Context—it’s all those teeny tiny yet utterly important bits of background information that help us make sense of the world, one story, one photo at a time. Without context, everything would be a random, chaotic mess that wouldn’t make any sense. Without it, there would be no intriguing stories—only bizarre snapshots that make us confused and open up the door to hundreds of conflicting interpretations.
Fortunately, situations without context also make for excellent meme and joke material. And the ‘Images That Require More Context’ Twitter page does exactly what it says on the tin and is dedicated entirely to showing everyone weird, confusing, and humorous photos that desperately need some proper context. Just a bit of additional info, pretty please?
Have a look through some of the most wonderfully bizarre photos below, upvote the ones that you liked the most, and if you like what you see, go on and give the Twitter page a follow! Oh, and if you’ve got some pics in the spirit of this list, consider sharing them in the comment section, dear Pandas. Ready to dive deep into the Land of no Context? I know I am.
Even though the ITRMC Twitter page has been active on the social platform only since February of this year, it’s already gained a strong foothold there. It’s amassed a following of nearly 143k users at the time of writing, and its presence can definitely be felt!
The founder of the ITRMC project is very clear about their aims: “My goal is to make people happy and make their day slightly better.” And I for one am fully behind this noble goal. It’s the same philosophy I subscribe to in my daily life.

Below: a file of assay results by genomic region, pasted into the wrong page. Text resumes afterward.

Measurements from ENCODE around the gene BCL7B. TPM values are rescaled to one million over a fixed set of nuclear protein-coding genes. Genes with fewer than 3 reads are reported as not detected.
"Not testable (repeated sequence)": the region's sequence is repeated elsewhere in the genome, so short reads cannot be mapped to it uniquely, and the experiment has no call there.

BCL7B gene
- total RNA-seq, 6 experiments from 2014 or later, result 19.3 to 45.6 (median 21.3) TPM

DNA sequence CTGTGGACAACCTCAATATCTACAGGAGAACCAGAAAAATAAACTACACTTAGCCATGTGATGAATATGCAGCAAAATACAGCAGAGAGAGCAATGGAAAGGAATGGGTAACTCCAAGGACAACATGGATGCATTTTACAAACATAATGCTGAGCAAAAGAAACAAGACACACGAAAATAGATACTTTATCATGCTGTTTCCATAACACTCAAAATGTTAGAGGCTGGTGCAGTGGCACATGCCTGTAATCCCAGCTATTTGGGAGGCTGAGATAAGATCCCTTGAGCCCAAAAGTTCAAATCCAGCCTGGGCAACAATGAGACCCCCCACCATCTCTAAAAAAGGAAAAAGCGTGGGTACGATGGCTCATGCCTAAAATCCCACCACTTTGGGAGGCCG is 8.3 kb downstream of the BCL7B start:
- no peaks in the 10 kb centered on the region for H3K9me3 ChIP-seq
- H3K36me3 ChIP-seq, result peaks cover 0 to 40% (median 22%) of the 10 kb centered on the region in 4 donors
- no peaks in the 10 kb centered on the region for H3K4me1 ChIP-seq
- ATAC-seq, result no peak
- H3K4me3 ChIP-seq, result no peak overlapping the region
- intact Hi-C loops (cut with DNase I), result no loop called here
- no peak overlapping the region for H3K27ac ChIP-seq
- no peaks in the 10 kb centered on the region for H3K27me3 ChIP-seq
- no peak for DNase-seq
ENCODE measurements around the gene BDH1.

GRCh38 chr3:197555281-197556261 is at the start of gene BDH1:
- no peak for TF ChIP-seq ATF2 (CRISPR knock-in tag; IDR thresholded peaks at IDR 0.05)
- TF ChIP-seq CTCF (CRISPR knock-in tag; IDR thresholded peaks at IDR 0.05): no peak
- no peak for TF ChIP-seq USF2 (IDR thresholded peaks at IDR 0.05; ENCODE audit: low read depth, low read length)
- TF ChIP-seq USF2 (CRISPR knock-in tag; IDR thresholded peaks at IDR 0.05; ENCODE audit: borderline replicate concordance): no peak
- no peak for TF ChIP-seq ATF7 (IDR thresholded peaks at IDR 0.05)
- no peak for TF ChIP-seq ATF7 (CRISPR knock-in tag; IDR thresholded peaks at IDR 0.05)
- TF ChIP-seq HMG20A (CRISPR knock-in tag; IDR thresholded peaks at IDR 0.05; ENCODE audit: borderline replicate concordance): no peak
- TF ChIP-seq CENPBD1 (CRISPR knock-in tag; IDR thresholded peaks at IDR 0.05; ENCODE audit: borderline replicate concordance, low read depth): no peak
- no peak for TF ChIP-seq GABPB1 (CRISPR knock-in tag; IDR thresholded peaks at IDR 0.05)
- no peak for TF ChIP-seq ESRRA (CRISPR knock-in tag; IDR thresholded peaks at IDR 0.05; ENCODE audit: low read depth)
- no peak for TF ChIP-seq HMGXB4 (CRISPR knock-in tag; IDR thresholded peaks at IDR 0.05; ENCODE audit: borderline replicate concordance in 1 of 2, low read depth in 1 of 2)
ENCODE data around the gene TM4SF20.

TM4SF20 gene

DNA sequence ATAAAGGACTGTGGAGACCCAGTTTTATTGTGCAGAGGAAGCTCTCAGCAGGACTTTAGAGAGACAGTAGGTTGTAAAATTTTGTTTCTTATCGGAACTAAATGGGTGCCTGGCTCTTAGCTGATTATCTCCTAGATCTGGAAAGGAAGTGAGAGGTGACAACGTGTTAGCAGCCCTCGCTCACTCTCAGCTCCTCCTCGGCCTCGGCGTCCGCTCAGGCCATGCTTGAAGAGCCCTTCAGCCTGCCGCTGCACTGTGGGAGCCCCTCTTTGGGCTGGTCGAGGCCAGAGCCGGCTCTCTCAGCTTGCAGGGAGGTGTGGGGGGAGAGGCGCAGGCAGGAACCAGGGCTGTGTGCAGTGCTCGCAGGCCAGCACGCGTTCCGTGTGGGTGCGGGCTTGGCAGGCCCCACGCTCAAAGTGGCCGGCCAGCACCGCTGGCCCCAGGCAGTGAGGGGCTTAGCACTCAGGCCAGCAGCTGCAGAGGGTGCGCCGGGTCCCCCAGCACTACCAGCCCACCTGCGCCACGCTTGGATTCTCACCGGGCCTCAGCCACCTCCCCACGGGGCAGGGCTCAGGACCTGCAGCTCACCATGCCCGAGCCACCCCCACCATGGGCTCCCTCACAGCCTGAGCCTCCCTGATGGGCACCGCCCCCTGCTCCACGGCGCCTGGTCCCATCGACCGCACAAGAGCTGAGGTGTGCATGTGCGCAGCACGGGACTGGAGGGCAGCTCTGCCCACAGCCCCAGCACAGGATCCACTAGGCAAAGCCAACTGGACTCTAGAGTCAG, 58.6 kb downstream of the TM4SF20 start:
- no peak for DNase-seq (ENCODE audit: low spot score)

By the way, if you’ve got any contextless weird pics that you think would look great on the page, go on and send the founder a message. They’re very open about the fact that they’re taking submissions. And as we all know, it’s the communities that help turn good pages into great ones. The more active a community is, the more content they share, the easier it is to curate things and post only the crème de la crème
At its core, context is about communication. When a photo, a fact, or a news snippet is given within a proper context that’s informative and educational, you feel satisfied. You feel like you’ve seen at least a glimpse of the bigger picture.
On the flip side, giving no context or providing very little additional information can lead to frustration. Similarly, no audience is going to stand for misinformation or poorly communicated details. It doesn’t have to be perfect, it doesn’t have to be the length of an academic paper but it has to be there.
If in doubt about whether you’ve provided enough context, try putting yourself in the shoes of the viewer and the audience: if you can’t make head or tails of what you’re sharing with others, then the odds are, nobody else will, either. Of course, that doesn’t matter if your goal is to make people laugh with weird photos, like the ‘Images That Require More Context’ page.